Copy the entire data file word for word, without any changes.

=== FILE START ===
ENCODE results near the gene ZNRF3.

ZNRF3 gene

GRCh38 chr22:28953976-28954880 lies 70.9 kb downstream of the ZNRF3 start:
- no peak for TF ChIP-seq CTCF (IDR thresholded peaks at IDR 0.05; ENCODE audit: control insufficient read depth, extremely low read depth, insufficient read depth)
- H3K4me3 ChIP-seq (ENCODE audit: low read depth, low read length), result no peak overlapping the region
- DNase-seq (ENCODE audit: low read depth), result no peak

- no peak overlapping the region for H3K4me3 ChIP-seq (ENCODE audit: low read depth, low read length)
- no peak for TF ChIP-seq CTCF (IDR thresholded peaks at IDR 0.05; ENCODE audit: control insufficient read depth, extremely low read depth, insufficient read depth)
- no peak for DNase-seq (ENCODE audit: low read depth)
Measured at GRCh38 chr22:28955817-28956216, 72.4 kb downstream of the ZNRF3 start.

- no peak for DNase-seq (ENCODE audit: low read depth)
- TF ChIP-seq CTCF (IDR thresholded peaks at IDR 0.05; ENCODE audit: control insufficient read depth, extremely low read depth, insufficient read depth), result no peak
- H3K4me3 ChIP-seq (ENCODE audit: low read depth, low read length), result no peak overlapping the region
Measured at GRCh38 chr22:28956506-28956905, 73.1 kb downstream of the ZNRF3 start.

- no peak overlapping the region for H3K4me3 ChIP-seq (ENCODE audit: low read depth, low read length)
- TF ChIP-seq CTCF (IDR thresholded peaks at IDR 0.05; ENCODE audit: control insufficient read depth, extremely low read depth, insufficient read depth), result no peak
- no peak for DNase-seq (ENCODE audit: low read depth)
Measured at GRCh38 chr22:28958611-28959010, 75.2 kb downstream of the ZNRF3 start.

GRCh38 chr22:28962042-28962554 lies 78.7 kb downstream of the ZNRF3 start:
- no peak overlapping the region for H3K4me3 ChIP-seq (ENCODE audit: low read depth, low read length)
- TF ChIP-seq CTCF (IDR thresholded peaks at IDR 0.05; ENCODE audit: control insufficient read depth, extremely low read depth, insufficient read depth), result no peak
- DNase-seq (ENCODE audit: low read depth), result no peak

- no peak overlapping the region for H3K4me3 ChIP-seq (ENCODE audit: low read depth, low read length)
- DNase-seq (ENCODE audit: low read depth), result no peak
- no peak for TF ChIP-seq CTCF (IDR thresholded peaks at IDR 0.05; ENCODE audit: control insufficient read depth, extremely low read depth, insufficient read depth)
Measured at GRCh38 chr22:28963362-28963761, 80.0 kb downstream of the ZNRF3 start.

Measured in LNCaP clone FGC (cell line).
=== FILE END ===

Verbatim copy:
ENCODE results near the gene ZNRF3.

ZNRF3 gene

GRCh38 chr22:28953976-28954880 lies 70.9 kb downstream of the ZNRF3 start:
- no peak for TF ChIP-seq CTCF (IDR thresholded peaks at IDR 0.05; ENCODE audit: control insufficient read depth, extremely low read depth, insufficient read depth)
- H3K4me3 ChIP-seq (ENCODE audit: low read depth, low read length), result no peak overlapping the region
- DNase-seq (ENCODE audit: low read depth), result no peak

- no peak overlapping the region for H3K4me3 ChIP-seq (ENCODE audit: low read depth, low read length)
- no peak for TF ChIP-seq CTCF (IDR thresholded peaks at IDR 0.05; ENCODE audit: control insufficient read depth, extremely low read depth, insufficient read depth)
- no peak for DNase-seq (ENCODE audit: low read depth)
Measured at GRCh38 chr22:28955817-28956216, 72.4 kb downstream of the ZNRF3 start.

- no peak for DNase-seq (ENCODE audit: low read depth)
- TF ChIP-seq CTCF (IDR thresholded peaks at IDR 0.05; ENCODE audit: control insufficient read depth, extremely low read depth, insufficient read depth), result no peak
- H3K4me3 ChIP-seq (ENCODE audit: low read depth, low read length), result no peak overlapping the region
Measured at GRCh38 chr22:28956506-28956905, 73.1 kb downstream of the ZNRF3 start.

- no peak overlapping the region for H3K4me3 ChIP-seq (ENCODE audit: low read depth, low read length)
- TF ChIP-seq CTCF (IDR thresholded peaks at IDR 0.05; ENCODE audit: control insufficient read depth, extremely low read depth, insufficient read depth), result no peak
- no peak for DNase-seq (ENCODE audit: low read depth)
Measured at GRCh38 chr22:28958611-28959010, 75.2 kb downstream of the ZNRF3 start.

GRCh38 chr22:28962042-28962554 lies 78.7 kb downstream of the ZNRF3 start:
- no peak overlapping the region for H3K4me3 ChIP-seq (ENCODE audit: low read depth, low read length)
- TF ChIP-seq CTCF (IDR thresholded peaks at IDR 0.05; ENCODE audit: control insufficient read depth, extremely low read depth, insufficient read depth), result no peak
- DNase-seq (ENCODE audit: low read depth), result no peak

- no peak overlapping the region for H3K4me3 ChIP-seq (ENCODE audit: low read depth, low read length)
- DNase-seq (ENCODE audit: low read depth), result no peak
- no peak for TF ChIP-seq CTCF (IDR thresholded peaks at IDR 0.05; ENCODE audit: control insufficient read depth, extremely low read depth, insufficient read depth)
Measured at GRCh38 chr22:28963362-28963761, 80.0 kb downstream of the ZNRF3 start.

Measured in LNCaP clone FGC (cell line).